Her friend tells her that she's scared. And angry. And triggered. And paranoid. Because she is experiencing the thing that happens to women when they challenge the men who terrorize women online.
She and her friend are very much alike, in a lot of ways. But she has been challenging the men who terrorize women online for much longer, since dinosaurs still roamed the earth. She writes something to her friend.
She makes the usual caveat about everyone being different, but says she will say these things anyway because of the important ways in which they are the same. And then she tells her friend that the first couple of times, of the many times, the countless times, she has been under siege, not just in the regular every-day-is-a-battle kind of way, but in a Something Specific Is Happening and Here Comes the Onslaught way, she was as triggered and paranoid as her friend is now.
And then, she says, after a few times, she wasn't anymore.
She tells her friend that she STRONGLY SUSPECTS if her friend gets through this (and she will, because she is who she is), she will come out the other side better prepared for when it happens again, and it will, because this is the nature of being a woman who challenge the men who terrorize women online.
It will happen again. And again. And again and again.
She tells her friend that, eventually, you will be angry and scared and angry and also angry, but you won't be so triggered and won't feel so paranoid. And part of you will think, rightly, that it's suuuuuuper fucked up that you can become inured to being terrorized, and part of you will think, rightly, that it is profound evidence of your humanity, because if there is one thing that is true about humans, it is that we are adaptable, that we survive.
She says: "I bet that doesn't feel possible, or even desirable, right now, but."
She observes, frankly, that the truth is, when what happens to women who challenge the men who terrorize women online happens, what you feel doesn't affect the outcome. Whether you are scared or angry or defiant or indifferent doesn't matter.
She tells her friend that she STRONGLY SUSPECTS she will also, someday, get to a place where, unfathomably, she gives herself permission to not be triggered and it actually happens, because it's such a crucial part of your self-care.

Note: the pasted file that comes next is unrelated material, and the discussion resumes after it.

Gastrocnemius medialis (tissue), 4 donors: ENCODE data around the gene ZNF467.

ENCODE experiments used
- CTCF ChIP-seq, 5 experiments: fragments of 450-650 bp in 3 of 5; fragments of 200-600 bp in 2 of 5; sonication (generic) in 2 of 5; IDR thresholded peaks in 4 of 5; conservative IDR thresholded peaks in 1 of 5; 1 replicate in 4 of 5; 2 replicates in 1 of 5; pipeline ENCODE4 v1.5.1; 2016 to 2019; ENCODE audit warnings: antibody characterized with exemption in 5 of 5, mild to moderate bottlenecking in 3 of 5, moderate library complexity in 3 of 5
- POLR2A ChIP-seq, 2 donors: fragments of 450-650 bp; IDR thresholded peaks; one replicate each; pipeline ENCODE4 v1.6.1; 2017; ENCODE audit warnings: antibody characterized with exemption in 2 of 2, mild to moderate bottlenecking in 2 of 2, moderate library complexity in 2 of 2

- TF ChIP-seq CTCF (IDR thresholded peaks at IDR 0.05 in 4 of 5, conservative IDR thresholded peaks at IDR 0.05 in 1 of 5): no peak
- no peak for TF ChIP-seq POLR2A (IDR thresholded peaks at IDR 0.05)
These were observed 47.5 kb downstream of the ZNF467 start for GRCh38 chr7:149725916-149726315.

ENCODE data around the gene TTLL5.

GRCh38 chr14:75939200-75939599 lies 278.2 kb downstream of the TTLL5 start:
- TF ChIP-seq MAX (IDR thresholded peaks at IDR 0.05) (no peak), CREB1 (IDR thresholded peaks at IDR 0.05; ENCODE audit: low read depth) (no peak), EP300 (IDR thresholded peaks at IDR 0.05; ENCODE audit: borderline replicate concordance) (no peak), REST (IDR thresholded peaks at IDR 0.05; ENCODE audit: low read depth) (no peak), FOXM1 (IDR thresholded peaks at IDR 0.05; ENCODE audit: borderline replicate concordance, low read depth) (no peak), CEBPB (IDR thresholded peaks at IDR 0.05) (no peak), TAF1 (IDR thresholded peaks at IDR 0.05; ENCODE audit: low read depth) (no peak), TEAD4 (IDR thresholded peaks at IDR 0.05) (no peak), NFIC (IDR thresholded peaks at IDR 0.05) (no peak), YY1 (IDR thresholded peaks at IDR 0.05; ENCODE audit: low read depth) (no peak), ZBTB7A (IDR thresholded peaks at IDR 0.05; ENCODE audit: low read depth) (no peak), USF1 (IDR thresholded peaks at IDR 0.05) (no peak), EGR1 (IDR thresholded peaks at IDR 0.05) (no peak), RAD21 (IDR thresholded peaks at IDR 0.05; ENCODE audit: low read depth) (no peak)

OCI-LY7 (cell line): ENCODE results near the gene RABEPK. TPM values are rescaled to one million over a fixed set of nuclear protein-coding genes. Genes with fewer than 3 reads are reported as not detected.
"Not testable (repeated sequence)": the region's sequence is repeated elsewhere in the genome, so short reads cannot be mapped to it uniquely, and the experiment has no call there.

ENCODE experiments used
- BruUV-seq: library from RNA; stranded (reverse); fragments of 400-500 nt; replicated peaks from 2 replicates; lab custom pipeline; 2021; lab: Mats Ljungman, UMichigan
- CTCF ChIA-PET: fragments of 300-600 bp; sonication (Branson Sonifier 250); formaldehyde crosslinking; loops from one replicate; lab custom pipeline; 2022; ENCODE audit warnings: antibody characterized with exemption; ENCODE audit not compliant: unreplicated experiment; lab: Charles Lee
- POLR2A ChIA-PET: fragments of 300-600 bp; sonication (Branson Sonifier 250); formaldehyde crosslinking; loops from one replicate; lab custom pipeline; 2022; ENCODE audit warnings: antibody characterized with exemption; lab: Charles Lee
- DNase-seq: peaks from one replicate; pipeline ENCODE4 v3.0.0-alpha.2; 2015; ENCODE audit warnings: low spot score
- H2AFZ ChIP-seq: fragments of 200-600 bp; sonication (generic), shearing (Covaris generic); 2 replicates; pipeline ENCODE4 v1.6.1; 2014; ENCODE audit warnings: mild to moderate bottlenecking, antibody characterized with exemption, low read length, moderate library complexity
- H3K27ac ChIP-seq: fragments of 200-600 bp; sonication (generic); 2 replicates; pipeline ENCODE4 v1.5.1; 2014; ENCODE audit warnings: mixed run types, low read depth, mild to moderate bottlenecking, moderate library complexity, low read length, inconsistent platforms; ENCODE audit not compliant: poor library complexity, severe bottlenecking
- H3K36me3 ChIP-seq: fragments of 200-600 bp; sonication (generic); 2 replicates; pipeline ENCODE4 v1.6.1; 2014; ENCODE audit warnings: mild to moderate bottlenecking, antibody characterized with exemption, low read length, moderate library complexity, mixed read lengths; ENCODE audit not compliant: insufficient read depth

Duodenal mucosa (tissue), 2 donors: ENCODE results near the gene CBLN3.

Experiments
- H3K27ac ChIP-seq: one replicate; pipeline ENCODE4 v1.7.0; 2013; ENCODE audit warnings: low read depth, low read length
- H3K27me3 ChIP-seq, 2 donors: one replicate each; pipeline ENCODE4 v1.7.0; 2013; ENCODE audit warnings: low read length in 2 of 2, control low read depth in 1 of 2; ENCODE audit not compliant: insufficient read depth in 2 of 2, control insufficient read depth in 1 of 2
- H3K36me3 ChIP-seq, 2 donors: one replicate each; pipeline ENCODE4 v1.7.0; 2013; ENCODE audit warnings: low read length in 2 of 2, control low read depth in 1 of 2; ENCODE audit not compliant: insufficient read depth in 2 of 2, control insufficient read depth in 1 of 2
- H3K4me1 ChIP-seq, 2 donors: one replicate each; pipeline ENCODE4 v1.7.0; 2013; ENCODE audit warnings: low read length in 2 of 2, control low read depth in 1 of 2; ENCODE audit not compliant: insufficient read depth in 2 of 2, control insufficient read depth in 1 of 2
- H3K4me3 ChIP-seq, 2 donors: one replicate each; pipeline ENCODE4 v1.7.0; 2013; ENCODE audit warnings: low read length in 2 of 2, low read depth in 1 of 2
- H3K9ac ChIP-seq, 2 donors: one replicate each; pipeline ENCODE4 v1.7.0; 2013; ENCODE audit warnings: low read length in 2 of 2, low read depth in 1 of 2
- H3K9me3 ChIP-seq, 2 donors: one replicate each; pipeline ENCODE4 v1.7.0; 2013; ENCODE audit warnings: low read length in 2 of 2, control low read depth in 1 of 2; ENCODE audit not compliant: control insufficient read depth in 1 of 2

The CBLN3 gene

She tells her friend that she realizes none of that matters in this moment, except perhaps the validation that her friend is not overreaction—not that her friend needs to be told for it to be true, but both of them know that validation matters, sometimes. Especially when you are a woman who challenges the men who terrorize women online.
None of it matters in this moment, she says, but she sort of wishes she'd had someone who could have drawn her a picture of a possible future where she wasn't constantly fucking terrified in a physical shaky way when she first experienced what happens to women who challenge the men who terrorize women online, because she legit expected she would get worse and worse until she shook herself into dust.
But she hasn't.
She has gotten better.
Her friend says thank you. Her friend tells her she has spent most of the day wondering if she will ever be herself again. Her friend is comforted by knowing that there's this other possible future, which she couldn't even imagine.
They agree that they will Talk About This, that they will make it an invitation to the women who are watching what happens to women who challenge the men who terrorize women online, and who are making decisions about whether they will speak, or whether they will be silent.
No one is obliged to speak. (And no one is obliged to keep speaking once they start, as if walking the fuck away is not an option. It is an option, and self-care is not defeat.) But, they think, everyone has the right to make the decision about whether to speak, or to keep speaking, knowing what might happen. Not just the things done by the men who terrorize women online. But the things that might happen inside yourself, and inside the safety of friendships with titans.
[Previously: She Was Gonna.]